Despite upbeat statements by the Bush administration, the memo to Rumsfeld's top staff reveals significant doubts about progress in the struggle against terrorists. Rumsfeld says that "it is not possible" to transform the Pentagon quickly enough to effectively fight the anti-terror war and that a "new institution" might be necessary to do that. (Related item: Rumsfeld's memo)

The memo, which diverges sharply from Rumsfeld's mostly positive public comments, offers one of the most candid and sobering assessments to date of how top administration officials view the 2-year-old war on terrorism. It suggests that significant work remains and raises a number of probing questions but few detailed proposals.

"Are we winning or losing the Global War on Terror?" Rumsfeld asks in the Oct. 16 memo, which goes on to cite "mixed results" against al-Qaeda, "reasonable progress" tracking down top Iraqis and "somewhat slower progress" in apprehending Taliban leaders. "Is our current situation such that 'the harder we work, the behinder we get'? " he wrote.

Pentagon spokesman Lawrence DiRita declined to comment specifically on the memo, but he said Rumsfeld's style is to "ask penetrating questions" to provoke candid discussion. "He's trying to keep a sense of urgency alive."

Among Rumsfeld's observations in the two-page memo:

? The United States is "just getting started" in fighting the Iraq-based terror group Ansar Al-Islam.

? The war is hugely expensive. "The cost-benefit ratio is against us! Our cost is billions against the terrorists' cost of millions."

? Postwar stabilization efforts are very difficult. "It is pretty clear the coalition can win in Afghanistan and Iraq in one way or another, but it will be a long, hard slog."

The memo was sent to Air Force Gen. Richard Myers, chairman of the Joint Chiefs of Staff; Deputy Defense Secretary Paul Wolfowitz; Marine Gen. Peter Pace, vice chairman of the Joint Chiefs; and Douglas Feith, undersecretary of Defense for policy.

Rumsfeld asks whether the Defense Department is moving fast enough to adapt to fighting terrorists and whether the United States should create a private foundation to entice radical Islamic schools to a "more moderate course." Rumsfeld says the schools, known as madrassas, may be churning out new terrorists faster than the United States can kill or capture them.

The memo is not a policy statement, but a tool for shaping internal discussion. It highlights a Rumsfeld trait that supporters say is one of his greatest strengths: a willingness to challenge subordinates to constantly reassess problems. The memo prods Rumsfeld's most senior advisers to think in new ways about the war on terrorism at a time when many are preoccupied with the 7-month-old war in Iraq.

In public, the Bush administration has been upbeat in describing the war on terrorism. Attorney General John Ashcroft has noted that two-thirds of al-Qaeda's leadership has been captured or killed.

Contributing: Kevin Johnson, Jim Drinkard and The Associated Press


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Re: Pentagon Downplays Rumsfeld Pessimism [Re: Zahid]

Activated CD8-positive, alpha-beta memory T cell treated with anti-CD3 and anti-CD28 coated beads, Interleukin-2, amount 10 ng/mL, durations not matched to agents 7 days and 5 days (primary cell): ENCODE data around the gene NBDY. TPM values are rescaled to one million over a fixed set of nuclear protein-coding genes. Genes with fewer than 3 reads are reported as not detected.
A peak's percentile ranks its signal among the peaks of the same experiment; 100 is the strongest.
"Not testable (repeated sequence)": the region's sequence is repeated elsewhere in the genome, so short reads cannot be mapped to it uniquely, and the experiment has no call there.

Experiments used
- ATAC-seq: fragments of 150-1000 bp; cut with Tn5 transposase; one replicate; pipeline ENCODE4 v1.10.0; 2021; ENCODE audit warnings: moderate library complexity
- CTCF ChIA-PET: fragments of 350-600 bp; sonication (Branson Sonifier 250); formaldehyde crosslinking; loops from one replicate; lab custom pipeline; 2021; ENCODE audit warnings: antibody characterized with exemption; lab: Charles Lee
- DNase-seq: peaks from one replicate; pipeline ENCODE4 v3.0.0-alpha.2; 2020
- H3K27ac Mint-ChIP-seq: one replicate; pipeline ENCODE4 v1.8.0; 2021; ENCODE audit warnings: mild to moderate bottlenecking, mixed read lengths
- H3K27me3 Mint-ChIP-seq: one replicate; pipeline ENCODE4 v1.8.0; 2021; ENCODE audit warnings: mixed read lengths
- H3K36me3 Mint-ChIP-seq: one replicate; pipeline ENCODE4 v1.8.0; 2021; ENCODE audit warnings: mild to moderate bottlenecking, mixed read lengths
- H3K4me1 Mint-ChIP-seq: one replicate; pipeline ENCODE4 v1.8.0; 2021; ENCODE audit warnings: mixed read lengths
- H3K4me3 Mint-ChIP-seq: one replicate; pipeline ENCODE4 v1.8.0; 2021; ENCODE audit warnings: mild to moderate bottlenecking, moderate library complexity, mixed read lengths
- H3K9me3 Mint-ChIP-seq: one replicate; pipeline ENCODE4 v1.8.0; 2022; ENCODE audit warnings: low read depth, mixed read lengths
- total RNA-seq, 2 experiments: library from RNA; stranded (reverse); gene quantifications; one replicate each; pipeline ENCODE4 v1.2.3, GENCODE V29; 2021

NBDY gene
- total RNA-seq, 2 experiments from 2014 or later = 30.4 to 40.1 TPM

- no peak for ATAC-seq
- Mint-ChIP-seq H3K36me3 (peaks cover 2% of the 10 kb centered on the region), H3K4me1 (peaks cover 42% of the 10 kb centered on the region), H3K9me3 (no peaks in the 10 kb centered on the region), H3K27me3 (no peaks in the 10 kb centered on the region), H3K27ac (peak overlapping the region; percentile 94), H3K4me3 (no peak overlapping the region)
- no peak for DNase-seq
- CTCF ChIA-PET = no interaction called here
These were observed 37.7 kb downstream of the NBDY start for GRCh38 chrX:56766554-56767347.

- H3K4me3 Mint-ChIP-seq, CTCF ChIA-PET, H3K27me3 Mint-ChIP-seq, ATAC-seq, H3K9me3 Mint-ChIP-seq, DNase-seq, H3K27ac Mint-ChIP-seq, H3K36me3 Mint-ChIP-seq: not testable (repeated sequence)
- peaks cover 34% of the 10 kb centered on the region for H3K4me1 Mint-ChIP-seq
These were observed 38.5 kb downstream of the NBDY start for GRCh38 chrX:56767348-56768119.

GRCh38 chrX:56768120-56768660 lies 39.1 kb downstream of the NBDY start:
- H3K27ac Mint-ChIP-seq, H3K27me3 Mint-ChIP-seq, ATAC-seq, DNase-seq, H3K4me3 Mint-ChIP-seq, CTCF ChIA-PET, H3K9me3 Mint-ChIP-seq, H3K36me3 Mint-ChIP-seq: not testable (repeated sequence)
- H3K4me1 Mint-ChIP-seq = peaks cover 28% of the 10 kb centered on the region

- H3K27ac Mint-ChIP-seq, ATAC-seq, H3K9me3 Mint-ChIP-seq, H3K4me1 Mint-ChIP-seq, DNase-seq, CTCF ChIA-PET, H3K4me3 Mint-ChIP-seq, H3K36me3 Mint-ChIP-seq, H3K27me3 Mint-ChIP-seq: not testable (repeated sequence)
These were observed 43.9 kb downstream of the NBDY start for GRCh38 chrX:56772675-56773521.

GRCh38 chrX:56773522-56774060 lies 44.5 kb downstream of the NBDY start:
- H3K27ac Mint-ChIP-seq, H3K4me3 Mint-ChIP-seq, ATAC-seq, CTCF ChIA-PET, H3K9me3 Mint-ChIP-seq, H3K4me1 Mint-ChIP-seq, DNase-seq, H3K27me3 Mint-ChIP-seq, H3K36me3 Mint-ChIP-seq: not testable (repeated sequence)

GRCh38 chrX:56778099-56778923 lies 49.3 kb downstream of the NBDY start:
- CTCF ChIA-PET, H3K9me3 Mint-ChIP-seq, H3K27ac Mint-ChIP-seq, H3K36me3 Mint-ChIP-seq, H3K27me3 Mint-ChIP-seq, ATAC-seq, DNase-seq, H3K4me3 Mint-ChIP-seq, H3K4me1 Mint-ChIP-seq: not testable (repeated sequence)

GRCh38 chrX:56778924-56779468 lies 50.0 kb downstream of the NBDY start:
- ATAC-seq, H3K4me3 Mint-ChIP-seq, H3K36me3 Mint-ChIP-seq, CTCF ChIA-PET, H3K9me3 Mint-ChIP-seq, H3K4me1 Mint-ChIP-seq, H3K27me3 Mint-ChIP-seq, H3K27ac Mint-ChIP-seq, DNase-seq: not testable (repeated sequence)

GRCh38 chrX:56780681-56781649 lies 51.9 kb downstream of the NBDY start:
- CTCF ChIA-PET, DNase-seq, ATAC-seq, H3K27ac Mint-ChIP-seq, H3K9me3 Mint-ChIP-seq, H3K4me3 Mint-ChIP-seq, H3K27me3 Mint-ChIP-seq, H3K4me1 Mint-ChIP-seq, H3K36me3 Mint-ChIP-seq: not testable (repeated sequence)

#2034613 - 10/23/03 01:48 AM (13 years, 5 days ago)

dRumsfeld has been busy.


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Re: Pentagon Downplays Rumsfeld Pessimism [Re: Zahid]
    #2034673 - 10/23/03 02:04 AM (13 years, 5 days ago)

Nothing gets out that isnt supposed to. Not something like this.

Look for a new agency or broadening and restructuring of Homeland Security Department. Coming to everywhere soon... Donald Rumsfeld staring as Superman.


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Re: Pentagon Downplays Rumsfeld Pessimism [Re: PsiloKitten]
    #2034818 - 10/23/03 02:51 AM (13 years, 5 days ago)

And now they're patting dRumsfeld on the back because he's 'stressed'. Hehe.. No wonder the West Wing series flopped.


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Re: Pentagon Downplays Rumsfeld Pessimism [Re: PsiloKitten]
    #2035732 - 10/23/03 12:19 PM (13 years, 4 days ago)

my thoughts exactly.

All I know is The Growery is a place where losers who get banned here go.

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Re: Pentagon Downplays Rumsfeld Pessimism [Re: Zahid]
    #2036798 - 10/23/03 05:59 PM (13 years, 4 days ago)

PsiloKitten, I agree with you that this had to be intentionally leaked.  Maybe not by Rumsfeld himself, but more likely by one of the handful of top officials who it was directed to.  I see a lot of polygraphs in the Pentagon's future. :smile: 
  The more important question is why was this leaked?  Someone was smart enough to know that a lot of people have been questioning the competence of the department of defense.  While I don't agree with the present DoD policies I am happy to see they are not completely dissalussioned as to how well effective these policies have been.  Rumsfeld is aware that things aren't going well and hopefully that is the first step in making some changes.  The DoD is full of ridiculously intelligent people (including Rumsfeld and Wolfowitz), I just wish they saw the world in the same way I do.